My uncle Johnny was part of the flight crew who flew the Air Care helicopter for Baptist Hospital in Winston-Salem.  He performed this job for five years, and I know he saw a lot of things he hoped to never see again.  He told me so himself.  Also, during the course of those five years, he lost a good friend (a pilot who served in Vietnam) and two nurses, when the helicopter crashed in the mountains in route to pick up a critically ill patient.  They were flying in adverse weather conditions and solely dependent on radar.  Sadly, these fatal accidents happen more than we realize, and my grandmother worried constantly about my uncle while he was working for Air Care.  Johnny learned to fly small planes after high school and then to fly helicopters in the Army.  He loved flying.  

My uncle served in the U.S. Army and later was in the Naval Reserves.  He also worked for Westinghouse, Baptist Hospital, and Amp, Inc.  Johnny, eight years younger than my mom, was her only sibling.  There were two twin girls who came between my mom and Johnny, but they were born prematurely and only lived for a day.  My dad didn't have any siblings, so Johnny was my only uncle.  Until I was nine years old, he lived with my grandparents right across the street from us in our first little house.  I was at my grandparents' house a lot in those days, and I remember Johnny always getting up to mischief and teasing me unmercifully.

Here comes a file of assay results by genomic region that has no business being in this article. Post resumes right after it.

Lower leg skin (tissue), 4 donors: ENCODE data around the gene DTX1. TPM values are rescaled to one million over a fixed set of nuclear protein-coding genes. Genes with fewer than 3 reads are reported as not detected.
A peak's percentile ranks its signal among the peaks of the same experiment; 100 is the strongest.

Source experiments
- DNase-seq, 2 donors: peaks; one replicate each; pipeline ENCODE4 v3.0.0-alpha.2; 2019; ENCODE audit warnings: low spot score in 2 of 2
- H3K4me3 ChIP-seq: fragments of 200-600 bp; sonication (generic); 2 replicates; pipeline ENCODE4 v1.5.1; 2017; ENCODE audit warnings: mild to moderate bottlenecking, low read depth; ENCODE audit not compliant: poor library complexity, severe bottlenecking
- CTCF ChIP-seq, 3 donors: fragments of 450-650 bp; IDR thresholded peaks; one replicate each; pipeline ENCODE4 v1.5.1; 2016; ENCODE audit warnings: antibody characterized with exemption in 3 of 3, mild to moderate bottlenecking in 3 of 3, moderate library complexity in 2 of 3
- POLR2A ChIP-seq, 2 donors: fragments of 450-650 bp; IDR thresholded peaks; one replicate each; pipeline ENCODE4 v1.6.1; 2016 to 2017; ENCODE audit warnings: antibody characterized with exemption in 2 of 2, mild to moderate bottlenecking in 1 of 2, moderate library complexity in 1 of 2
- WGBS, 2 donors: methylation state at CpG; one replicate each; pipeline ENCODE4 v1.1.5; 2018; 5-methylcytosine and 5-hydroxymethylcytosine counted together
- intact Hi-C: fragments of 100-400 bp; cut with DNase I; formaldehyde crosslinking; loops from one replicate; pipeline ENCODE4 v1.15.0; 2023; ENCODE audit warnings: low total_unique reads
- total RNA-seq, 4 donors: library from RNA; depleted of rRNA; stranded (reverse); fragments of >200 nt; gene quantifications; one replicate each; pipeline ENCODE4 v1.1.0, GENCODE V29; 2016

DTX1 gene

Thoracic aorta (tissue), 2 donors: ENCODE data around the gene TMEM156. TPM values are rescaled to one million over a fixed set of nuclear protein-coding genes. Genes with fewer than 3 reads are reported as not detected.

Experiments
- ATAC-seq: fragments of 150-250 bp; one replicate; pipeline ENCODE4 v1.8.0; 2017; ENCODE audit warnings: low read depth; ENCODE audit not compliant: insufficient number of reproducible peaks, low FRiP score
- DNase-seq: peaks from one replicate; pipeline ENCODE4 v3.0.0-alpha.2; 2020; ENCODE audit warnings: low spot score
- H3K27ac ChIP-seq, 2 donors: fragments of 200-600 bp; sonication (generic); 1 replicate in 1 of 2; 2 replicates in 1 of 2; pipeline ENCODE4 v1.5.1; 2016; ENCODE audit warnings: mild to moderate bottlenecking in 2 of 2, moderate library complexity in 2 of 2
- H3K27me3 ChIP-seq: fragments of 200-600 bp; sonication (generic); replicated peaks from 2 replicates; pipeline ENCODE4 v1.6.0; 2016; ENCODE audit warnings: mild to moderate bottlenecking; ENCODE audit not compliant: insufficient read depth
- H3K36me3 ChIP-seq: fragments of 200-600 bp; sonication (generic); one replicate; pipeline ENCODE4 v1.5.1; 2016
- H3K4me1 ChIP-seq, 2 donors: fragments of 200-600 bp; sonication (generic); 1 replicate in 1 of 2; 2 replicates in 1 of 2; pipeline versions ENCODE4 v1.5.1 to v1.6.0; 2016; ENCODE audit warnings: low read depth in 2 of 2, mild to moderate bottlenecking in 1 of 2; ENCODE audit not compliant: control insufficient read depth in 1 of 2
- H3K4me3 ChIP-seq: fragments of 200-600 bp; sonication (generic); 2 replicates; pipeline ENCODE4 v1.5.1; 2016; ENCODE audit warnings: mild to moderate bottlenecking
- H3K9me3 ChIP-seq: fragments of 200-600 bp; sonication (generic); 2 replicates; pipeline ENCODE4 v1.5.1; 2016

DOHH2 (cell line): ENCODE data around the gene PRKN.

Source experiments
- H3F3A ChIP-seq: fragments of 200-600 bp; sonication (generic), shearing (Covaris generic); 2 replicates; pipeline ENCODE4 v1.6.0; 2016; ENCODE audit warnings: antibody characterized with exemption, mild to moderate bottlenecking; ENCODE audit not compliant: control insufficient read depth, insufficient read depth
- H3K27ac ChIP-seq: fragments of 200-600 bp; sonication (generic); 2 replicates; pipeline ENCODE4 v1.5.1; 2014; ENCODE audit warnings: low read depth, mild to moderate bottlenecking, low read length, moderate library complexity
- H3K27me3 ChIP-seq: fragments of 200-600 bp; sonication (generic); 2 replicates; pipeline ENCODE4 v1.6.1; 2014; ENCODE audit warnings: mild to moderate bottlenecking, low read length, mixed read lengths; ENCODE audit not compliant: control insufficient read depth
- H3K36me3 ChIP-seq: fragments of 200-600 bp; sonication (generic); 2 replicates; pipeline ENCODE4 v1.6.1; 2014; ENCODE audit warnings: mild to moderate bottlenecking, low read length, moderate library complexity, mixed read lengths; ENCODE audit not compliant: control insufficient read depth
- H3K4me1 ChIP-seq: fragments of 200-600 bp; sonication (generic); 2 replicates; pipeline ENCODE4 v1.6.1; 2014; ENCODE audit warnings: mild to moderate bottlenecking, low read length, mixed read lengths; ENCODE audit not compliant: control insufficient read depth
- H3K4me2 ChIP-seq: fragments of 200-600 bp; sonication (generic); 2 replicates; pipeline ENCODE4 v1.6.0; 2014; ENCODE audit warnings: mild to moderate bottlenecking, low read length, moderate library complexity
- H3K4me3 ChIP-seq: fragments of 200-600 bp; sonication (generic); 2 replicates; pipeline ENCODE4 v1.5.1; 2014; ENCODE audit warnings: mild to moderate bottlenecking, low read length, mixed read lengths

My grandparents moved from that house further out of the city when I was nine, and when I was ten, my parents built a house out in the country, as well.  When he married, Johnny built a house down the street from us; I think he always wanted to be around for my mom.  His marriage didn't work out, and still he stayed in that house.  When I was a teenager, I visited often.  I had typical teenager problems, which seemed so dramatic to me at the time.  He was non-judgmental and a good person for me to talk to.  My maternal grandfather died when I was ten, but I remained close to my grandmother and Johnny for the rest of their lives.